A linked list is a data structure representing a sequence of values, like a list in Scratch, but made of a sequence of nodes which could be located in arbitrary parts of memory and each of which contains an item.

Purpose

Linked lists are useful because they support the efficient insertion and removal of elements at the expense of inefficient element access, as opposed to arrays.

  • Element access: O(n)
  • Insertion: O(1)
  • Deletion: O(1)

When a variable is created, the computer must allocate memory. When an array is created, the computer needs to find contiguous memory locations for each element, because they are stored next to each other. As a result, any element of the array can be accessed by simply adding the index to a pointer (a memory address) to the beginning of the array. However, if the array is to be resized, the computer would have to allocate another chunk of memory and move all of the array's elements to the new location.

A linked list sacrifices the random element access for more efficient insertion and deletion. In a linked list, the elements are not stored in contiguous memory locations. Each node has a pointer to the next node in the list, as well as possibly the previous node. The linked list keeps a pointer to the first node and possibly the last node.

Operations

In order to get an element, the program must follow the "chain" of pointers from the first node to the wanted node. The time complexity of this operation is O(n), meaning that the number of instructions to be executed has a linear relationship with the input.

Given the address of the previous node, in order to insert an element, one must construct a new node and make it "point" to the node that the previous node points to. Then, the previous node must point to the newly inserted node instead. If the nodes also point to the previous node, those pointers need to be adjusted as well.

One can delete an element by recording its address, making the previous element point to the element after the element to be deleted, and finally delete the element.

Scratch Implementation

define LinkedList
add [null] to [LinkedList.front v]
add [null] to [LinkedList.back v]
add [0] to [LinkedList.size v]
set [new LinkedList v] to (length of [LinkedList.begin v])

This block constructs a new linked list and stores its memory address in (new LinkedList).

define Node (value) (prev) (next)
add (value) to [Node.value v]
add (prev) to [Node.prev v]
add (next) to [Node.next v]
set [new Node v] to (length of [Node.value v])

This block constructs a new node.

define at (this) (n)
if <(n) < ((item (this) of [LinkedList.size v]) / (2))> then
    set [return v] to (item (this) of [LinkedList.front v])
    repeat (n)
        if <(return) = [null]> then
            stop [this script v] // Index out of bounds
        end
        set [return v] to (item (return) of [Node.next v])
    end
else
    set [return v] to (item (this) of [LinkedList.back v]
    repeat (((item (this) of [LinkedList.size v]) - (n)) - (1))
        if <(return) = [null]> then
            stop [this script v]
        end
        set [return v] to (item (return) of [Node.prev v])
    end
end

This block gets the address of a node. It is optimized to start from the front or the back such that less steps are taken.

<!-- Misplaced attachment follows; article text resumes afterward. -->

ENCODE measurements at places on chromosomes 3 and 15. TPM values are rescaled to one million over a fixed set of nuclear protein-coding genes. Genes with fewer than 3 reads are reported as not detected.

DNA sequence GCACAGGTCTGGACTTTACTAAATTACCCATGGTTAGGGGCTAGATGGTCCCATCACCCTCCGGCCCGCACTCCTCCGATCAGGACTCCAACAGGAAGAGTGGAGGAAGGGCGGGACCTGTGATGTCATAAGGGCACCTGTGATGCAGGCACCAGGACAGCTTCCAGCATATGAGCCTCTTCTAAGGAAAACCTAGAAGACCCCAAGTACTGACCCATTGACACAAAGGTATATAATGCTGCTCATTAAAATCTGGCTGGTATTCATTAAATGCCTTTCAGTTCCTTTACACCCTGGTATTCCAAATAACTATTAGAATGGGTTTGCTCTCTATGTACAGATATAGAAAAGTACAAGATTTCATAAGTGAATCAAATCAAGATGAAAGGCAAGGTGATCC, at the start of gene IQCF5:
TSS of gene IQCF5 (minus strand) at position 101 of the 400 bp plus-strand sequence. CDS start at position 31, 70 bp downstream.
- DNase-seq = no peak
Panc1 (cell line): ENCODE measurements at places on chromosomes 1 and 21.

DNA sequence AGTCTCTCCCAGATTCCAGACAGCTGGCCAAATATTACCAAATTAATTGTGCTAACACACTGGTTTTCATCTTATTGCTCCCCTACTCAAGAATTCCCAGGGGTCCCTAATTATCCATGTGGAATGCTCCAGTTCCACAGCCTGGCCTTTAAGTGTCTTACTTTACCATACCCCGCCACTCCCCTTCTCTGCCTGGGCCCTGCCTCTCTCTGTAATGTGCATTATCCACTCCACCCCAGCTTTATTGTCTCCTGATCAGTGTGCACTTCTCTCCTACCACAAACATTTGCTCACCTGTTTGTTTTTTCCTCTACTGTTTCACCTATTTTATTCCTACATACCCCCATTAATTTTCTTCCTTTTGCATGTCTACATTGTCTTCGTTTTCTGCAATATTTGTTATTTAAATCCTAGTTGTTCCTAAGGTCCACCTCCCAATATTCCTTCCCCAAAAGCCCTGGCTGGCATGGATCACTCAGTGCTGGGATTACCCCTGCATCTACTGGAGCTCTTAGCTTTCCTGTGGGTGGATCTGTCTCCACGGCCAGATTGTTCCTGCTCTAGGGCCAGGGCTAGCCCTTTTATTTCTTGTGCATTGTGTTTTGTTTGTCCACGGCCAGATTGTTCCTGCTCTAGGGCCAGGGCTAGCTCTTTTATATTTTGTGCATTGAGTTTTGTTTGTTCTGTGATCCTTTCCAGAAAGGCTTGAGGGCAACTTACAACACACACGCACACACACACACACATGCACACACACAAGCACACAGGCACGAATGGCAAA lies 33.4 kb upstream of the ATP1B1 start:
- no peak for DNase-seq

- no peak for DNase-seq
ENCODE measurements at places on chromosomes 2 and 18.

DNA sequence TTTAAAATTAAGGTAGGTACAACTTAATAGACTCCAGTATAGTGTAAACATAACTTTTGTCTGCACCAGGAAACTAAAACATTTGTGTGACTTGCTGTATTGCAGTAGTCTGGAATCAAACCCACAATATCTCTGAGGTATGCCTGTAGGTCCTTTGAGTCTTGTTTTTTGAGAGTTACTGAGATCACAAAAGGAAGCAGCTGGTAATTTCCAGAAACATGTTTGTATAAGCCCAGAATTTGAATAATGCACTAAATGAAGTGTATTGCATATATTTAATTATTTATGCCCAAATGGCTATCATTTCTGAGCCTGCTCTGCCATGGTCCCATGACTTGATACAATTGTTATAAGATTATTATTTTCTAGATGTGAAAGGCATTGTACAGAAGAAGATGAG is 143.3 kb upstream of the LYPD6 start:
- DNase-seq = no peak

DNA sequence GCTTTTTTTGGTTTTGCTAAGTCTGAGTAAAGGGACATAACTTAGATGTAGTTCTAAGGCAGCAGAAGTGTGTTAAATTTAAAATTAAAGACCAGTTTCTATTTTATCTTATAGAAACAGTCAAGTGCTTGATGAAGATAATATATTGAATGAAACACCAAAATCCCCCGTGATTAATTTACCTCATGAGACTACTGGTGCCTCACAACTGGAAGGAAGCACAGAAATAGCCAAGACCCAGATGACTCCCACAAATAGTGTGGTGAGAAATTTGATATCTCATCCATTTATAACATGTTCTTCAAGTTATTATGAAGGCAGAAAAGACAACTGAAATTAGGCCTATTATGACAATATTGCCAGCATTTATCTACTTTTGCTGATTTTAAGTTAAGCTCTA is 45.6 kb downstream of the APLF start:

define insert (this) (node) (value)
new Node (value) (node) (item (element) of [Node.next v]) :: custom
if <(item (node) of [Node.next v]) = [null]> then // The inserted element is the last element
    replace item (this) of [LinkedList.back v] with (new Node)
else
    replace item (item (node) of [Node.next v]) of [Node.prev v] with (new Node) // Make the node after the inserted node point to it
end
replace item (node) of [Node.next v] with (new Node)
replace item (this) of [LinkedList.size v] with ((item (this) of [LinkedList.size v]) + (1))

This block inserts a new element, where (node :: custom-arg) is the address of the node the new node should follow.

define delete (this) (node)
if <(item (node) of [Node.prev v]) = [null]> then
    replace item (this) of [LinkedList.front v] with (item (node) of [Node.next v]) // The element is the first one
else
    replace item (item (node) of [Node.prev v]) of [Node.next v] with (item (node) of [Node.next v])
end
if <(item (node) of [Node.next v]) = [null]> then
    replace item (this) of [LinkedList.back v] with (item (element) of [Node.prev v]) // The element is the last one
else
    replace item (item (node) of [Node.next v]) of [Node.prev v] with (item (node) of [Node.prev v])
end
replace item (this) of [LinkedList.size v] with ((item (this) of [LinkedList.size v]) - (1))

This block deletes an element.

Finally, blocks are needed that can add elements at the front and back:

define push_front (this) (value)
new Node (value) [null] (item (this) of [LinkedList.front v]) :: custom
if <not <(item (this) of [LinkedList.front v]) = [null]>> then
    replace item (item (this) of [LinkedList.front v]) of [Node.prev v] with (new Node)
end
replace item (this) of [LinkedList.front v] with (new Node)
replace item (this) of [LinkedList.size v] with ((item (this) of [LinkedList.size v]) + (1))
define push_back (this) (value)
new Node (value) (item (this) of [LinkedList.back v]) [null] :: custom
if <not <(item (this) of [LinkedList.back v]) = [null]>> then
    replace item (item (this) of [LinkedList.back v]) of [Node.next v] with (new Node)
end
replace item (this) of [LinkedList.back v] with (new Node)
replace item (this) of [LinkedList.size v] with ((item (this) of [LinkedList.size v]) + (1))